By SCOTT MCKIE B.P.
ONE FEATHER STAFF
Three students at Cherokee High School have been accepted to one of the most prestigious performing arts schools in the country. Eason Esquivel, a senior, and juniors Jake Sneed and Marianna Hornbuckle have been accepted to study at the American Musical and Dramatic Academy (AMDA) with campuses in New York City and Los Angeles.
“I always knew I wanted to do something with the arts,” said Sneed who will start in the fall of 2019 after graduating from Cherokee High School. “I’ve toured a lot of art schools. When we went to AMDA, something just clicked there that I’ve never felt at any of the other schools I’ve visited. I really feel that is where I’m going to belong and that’s where I am going to do the best.”
He added, “It’s just a really crazy, hectic experience, and I love it all. It’s amazing.”
All three students will study in the Integrated Musical Theater Program. They each had to audition to be accepted into the school.
“It’s a mixture of excitement, a little bit of fear, and bewilderment,” said Esquivel who will start this fall. “I still can’t believe it. In elementary school, middle school, and the early part of high school, I didn’t want anything to do with performance.”
This is quite the departure from his initial thoughts on a career path which involved enlisting in the military. But then, one of his friends encouraged him to audition for school’s first-ever musical, “Lion King Jr.”, in 2016.
“I said, ‘nah, I’m not going to do that,” he remembers. “That sounds super-lame.”
He auditioned, made the show, was cast as Timon, and the rest is history. “The next thing I know, Mr. Yannette is pulling me into the Chamber Singers, chorus, and musical theater, and I was thinking, ‘wow, this is really fun.’”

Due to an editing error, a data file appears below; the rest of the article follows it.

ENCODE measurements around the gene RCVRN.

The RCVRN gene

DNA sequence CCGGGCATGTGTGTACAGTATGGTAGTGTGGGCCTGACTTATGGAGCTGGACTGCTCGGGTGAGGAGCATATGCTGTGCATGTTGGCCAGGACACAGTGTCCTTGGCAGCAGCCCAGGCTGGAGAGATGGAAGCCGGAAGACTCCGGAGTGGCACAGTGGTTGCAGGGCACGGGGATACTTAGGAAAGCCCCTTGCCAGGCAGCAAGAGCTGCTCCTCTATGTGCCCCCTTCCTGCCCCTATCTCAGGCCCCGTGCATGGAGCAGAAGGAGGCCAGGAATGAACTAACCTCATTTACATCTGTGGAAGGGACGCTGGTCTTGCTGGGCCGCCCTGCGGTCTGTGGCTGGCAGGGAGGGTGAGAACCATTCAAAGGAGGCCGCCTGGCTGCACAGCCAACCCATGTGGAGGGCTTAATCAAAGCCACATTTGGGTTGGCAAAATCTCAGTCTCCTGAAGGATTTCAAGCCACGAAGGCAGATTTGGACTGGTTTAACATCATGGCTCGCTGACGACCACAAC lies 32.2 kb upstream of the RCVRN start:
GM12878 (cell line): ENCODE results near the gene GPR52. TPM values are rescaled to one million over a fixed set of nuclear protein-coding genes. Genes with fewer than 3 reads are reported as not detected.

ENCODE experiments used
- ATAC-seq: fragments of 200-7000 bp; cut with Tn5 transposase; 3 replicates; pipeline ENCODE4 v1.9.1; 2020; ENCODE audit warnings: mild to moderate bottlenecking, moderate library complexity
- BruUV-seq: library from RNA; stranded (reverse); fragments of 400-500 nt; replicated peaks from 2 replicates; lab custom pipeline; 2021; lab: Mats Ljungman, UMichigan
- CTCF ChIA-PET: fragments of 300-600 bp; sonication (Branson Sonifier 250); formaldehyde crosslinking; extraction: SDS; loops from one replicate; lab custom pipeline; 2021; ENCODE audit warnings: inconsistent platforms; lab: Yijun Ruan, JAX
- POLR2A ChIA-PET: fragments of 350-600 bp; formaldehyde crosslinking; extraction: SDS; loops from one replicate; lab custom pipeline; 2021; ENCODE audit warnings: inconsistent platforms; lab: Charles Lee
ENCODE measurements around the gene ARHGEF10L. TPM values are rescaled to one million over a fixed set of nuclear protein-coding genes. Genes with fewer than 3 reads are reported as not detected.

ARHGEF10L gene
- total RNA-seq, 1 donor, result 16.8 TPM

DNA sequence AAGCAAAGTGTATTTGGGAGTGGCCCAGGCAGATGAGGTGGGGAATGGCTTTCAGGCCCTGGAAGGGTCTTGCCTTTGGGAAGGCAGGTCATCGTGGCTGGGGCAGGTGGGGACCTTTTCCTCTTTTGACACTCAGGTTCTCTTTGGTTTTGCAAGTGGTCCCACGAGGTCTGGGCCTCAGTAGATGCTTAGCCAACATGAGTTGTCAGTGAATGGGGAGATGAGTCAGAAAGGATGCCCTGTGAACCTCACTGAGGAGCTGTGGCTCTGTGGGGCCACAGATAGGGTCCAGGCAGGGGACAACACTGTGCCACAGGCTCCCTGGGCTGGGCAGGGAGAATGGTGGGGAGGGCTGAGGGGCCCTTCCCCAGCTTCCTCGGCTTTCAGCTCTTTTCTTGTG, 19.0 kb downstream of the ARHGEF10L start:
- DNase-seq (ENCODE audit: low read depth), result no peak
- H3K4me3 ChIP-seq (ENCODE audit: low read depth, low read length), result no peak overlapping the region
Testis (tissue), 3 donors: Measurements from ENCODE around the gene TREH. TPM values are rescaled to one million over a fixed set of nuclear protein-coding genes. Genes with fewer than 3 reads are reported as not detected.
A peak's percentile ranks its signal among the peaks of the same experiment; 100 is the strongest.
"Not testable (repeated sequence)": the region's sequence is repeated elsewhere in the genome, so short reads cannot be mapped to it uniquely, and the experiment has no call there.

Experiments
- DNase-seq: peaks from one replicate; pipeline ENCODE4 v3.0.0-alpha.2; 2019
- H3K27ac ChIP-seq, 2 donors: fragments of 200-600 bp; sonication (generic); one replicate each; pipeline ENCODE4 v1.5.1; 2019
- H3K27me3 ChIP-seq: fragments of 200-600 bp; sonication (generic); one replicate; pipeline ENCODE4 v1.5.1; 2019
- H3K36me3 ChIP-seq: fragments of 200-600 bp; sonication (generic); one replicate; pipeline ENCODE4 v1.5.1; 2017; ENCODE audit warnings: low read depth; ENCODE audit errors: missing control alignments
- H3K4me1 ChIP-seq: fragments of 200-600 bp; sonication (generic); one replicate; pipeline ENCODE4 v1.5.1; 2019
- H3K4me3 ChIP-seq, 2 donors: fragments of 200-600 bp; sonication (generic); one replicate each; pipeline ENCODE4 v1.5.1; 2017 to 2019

Esquivel said he really began to think of musical theater as a career. “I never thought I’d be able to take that step. I didn’t know where to start.”
Hornbuckle, a junior who will start at AMDA in the fall of 2019, noted, “Getting accepted into the program was an overwhelming type of joy. Ever since I was a little girl, I always knew that I wanted to be a singer. I always wanted to do something in singing, but I never really knew where to start.”
What she describes as “terrifying stage fright” almost derailed her dreams. “I would never get up on stage.”
She remembers Michael Yannette, Cherokee High School and Cherokee Middle School director of choir and musical theater, giving her inspiration prior to a performance several years ago. “He told me, ‘how are you going to be able to do what you love unless you step out of your comfort zone to make it happen?’ I cried for a minute because I was scared, but I took a deep breath and we went on stage and being under the light and being the center of attention was probably one of the greatest things that I’ve ever experienced.”
Chryssie Whitehead Disbrow, Cherokee High School and Cherokee Middle School dance instructor, is an alumni and faculty member of AMDA. “I did not secure their spots. They all had to come in prepared, and they came in very well prepared for the audition. They had to sing. They had to act. They had a coaching session with one of the teachers there.”
She added, “For me, I feel hopeful for them as people. I think the performing arts and musical theater is not just all glitz and glamour. It teaches you compassion and empathy, and I’m excited for them to experience their life after 18 and what it all has to offer.”
Yannette commented, “You ultimately want to feel like you’re preparing them to be able to take this step.”
He said the program at Cherokee High School has been building upon the successes of the previous year to get to this point. “We’re beyond all of those doubt points anymore. Really what all of this is for, not just to have those experiences, but those kids know that they are going to go to the next step and be ok.”
Disbrow said, “It’s a possibility that’s out there. It’s not just glitz or glamour or people thinking ‘oh, I want to be famous.’ I’m really trying hard not to instill that because our business is up and down and up and down and all around, but it’s worth it when you’ve done the work and you know how to do your craft. To be really good at it, it’s a craft. You can have your talent, and we have talent, but we’re starting to get that craft going, and they’re going to take that and move it to the next level.”